In November, Tom and his children also moved in with his sister.
“At that time, my sister let us live there so I could save the money, not be homeless and not have to spend money that I could be saving,” Tom said.
Determined to make a better life
In January, he and his children moved into a one-bedroom apartment with a six-month lease. But with monthly rent at $860, Tom wasn’t making rent.
To prevent being homeless again, Tom applied for housing at Decatur Place, and was placed on a waitlist.
At the end of May, just when he was being evicted from the one-bedroom, a unit opened and he was able to move his family in. He pays $200 a month at Decatur Place for a three-bedroom apartment with a daycare facility on site. If Tom complies with the regulations at Decatur Place and meets with an economic and life counselor weekly, he has two years there to get himself and his family into a stable situation.
Tom is determined to make a better life.
“Even though we ended up in that situation,” he said. “I’m going to make sure I don’t stay in that situation.”
David Russell: Facing depression and drugs
Even when sitting down, there’s a kind of kinetic energy that animates David Russell.
He occasionally rocks back and forth in his chair. His hands and fingers flutter when he gets particularly intense talking about his past or day-to-day experiences.
“I’m from the Lakewood, Wheat Ridge area,” he said, as he sits in the Mean Streets Ministry Café in Lakewood. “I know I’m going to die an addict.”
Russell, 32, is one of the many chronically homeless people in Denver and its surrounding cities. He’s spent years on the streets, most recently in the West Colfax area, occasionally in one of the motels, often in the alleys, after staying, for several months, in what he calls a “bush in Thornton.”
“I’m one of those people everyone has come across,” he said. “My normal day is just trying to make money and looking for company.”
Russell describes his younger self as a “geek who played guitar” and who came from a family of veterans. But instead of joining the military, he joined up with the Red Cross.
“I thought I was going to be doing things like helping build tornado shelters and helping with disaster relief,” he said. “What happened instead is I was sent to Iraq to help there. I would’ve rather seen combat than being stuck taking care of people, like I was when I was there.”
Like many of the people he worked with, and veterans he encountered, he found escape from his experiences and depression in drugs. The people and injuries he saw during his three years with the Red Cross, as well as the extreme conditions of the desert, made a big impact on him. He received disability because of his time overseas, and has been to rehab facilities twice in the 10 years since returning home, but said he remains addicted.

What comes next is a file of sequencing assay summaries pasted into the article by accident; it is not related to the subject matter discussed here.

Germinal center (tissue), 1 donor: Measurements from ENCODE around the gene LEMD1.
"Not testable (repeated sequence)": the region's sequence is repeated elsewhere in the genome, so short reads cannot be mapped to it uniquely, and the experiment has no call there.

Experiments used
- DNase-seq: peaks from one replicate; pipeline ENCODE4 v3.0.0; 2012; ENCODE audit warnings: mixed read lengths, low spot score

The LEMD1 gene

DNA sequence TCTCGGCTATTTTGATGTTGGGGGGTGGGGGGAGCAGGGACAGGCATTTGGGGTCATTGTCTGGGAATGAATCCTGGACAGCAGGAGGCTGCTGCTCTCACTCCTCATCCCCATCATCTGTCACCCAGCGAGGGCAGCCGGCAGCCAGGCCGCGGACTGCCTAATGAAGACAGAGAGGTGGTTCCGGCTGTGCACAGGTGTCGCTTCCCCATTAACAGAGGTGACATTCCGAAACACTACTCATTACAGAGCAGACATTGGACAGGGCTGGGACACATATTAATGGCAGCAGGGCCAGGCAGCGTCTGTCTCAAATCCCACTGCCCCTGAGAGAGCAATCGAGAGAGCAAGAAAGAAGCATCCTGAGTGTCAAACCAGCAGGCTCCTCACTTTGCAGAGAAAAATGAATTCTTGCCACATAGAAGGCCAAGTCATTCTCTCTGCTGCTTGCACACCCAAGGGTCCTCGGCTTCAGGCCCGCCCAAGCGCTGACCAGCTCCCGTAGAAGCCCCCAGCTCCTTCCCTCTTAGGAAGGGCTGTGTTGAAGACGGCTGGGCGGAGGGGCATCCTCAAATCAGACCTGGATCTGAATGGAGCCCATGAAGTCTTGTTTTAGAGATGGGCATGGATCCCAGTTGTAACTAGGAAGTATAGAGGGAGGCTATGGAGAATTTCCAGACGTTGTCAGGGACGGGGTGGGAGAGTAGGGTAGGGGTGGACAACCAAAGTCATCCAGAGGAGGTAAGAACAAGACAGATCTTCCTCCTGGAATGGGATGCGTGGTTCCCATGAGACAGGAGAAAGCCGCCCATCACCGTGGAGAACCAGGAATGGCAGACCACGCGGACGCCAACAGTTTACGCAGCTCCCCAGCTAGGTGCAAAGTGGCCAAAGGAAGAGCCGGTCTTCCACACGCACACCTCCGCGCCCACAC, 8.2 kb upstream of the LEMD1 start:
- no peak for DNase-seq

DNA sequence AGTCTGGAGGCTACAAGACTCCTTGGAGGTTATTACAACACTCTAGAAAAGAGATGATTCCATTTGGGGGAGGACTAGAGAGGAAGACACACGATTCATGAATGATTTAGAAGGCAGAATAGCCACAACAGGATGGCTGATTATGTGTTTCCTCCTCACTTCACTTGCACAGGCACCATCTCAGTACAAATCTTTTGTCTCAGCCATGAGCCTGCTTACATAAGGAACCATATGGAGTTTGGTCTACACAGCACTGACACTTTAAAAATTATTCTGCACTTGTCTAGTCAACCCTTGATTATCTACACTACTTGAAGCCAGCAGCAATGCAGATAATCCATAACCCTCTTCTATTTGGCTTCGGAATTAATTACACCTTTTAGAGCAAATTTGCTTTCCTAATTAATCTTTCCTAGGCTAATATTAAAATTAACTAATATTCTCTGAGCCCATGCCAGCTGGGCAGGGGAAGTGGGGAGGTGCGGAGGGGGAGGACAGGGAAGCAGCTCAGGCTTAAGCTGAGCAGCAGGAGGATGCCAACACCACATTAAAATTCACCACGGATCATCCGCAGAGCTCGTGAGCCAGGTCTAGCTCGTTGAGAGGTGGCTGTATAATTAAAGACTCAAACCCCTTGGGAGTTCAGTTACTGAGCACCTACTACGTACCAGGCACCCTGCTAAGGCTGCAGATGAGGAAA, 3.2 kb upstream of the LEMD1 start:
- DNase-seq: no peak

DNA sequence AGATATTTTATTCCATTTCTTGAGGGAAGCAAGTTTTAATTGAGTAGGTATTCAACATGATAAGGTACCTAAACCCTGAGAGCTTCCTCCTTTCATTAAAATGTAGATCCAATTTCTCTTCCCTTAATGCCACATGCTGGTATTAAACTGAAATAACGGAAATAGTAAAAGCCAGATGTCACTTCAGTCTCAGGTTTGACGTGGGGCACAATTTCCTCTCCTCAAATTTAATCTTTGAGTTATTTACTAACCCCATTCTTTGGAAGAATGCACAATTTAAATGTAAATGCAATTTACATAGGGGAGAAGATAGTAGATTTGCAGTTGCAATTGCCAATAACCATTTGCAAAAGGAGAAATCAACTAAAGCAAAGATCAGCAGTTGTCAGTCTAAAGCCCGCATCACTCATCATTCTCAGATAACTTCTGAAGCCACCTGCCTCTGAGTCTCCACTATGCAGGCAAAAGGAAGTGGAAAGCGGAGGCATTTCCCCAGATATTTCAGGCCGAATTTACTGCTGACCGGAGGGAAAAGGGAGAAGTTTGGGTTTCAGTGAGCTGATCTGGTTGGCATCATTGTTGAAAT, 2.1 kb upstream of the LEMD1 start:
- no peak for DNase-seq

“I need the drugs to escape the memories,” he said, now that he’s back. “They also help to keep sharp on the street.”
The Colfax area can be dangerous at times, Russell explained, so some of the drugs he uses are stimulants, which help keep him awake, especially at night. He said he’s tried everything when it comes to drugs, and most recently has been smoking crack.
He earns money by being a gofer for people, running errands and fetching things for a fee, and has also gotten involved with gangs to survive.
“Making money is important, and it helps that I’m one of those guys who needs to follow orders,” he said. “I can’t keep my thoughts straight, but I need to be sharp and ready for anything.”
Russell’s personality is full of oscillations, and he’ll discuss some of his favorite horror or war movies and then suddenly switch to ruminations on violence and paranoia. At times like this, his body language gets more erratic, and his voice gets louder.
“I try to be civil enough to keep my mouth shut,” he said. “People see me on the street and don’t want anything to do with me, and I don’t blame them. It’s frightening for them — and heartbreaking for me.”
Russell isn’t sure what could best help him and others like him, but increased access to resources would be a start.
“We need more facilities to stay and to help us,” he said. “We need community with each other.”
What Russell’s future holds is unclear. He said he has considered suicide. He hopes to find a girlfriend who will help him go straight. But he doesn’t know when — or even whether — this will happen.
“I’d like to meet someone and have a kid that I could be there for,” he said. “But I’d rather wear the mask of drugs than to be crazy.”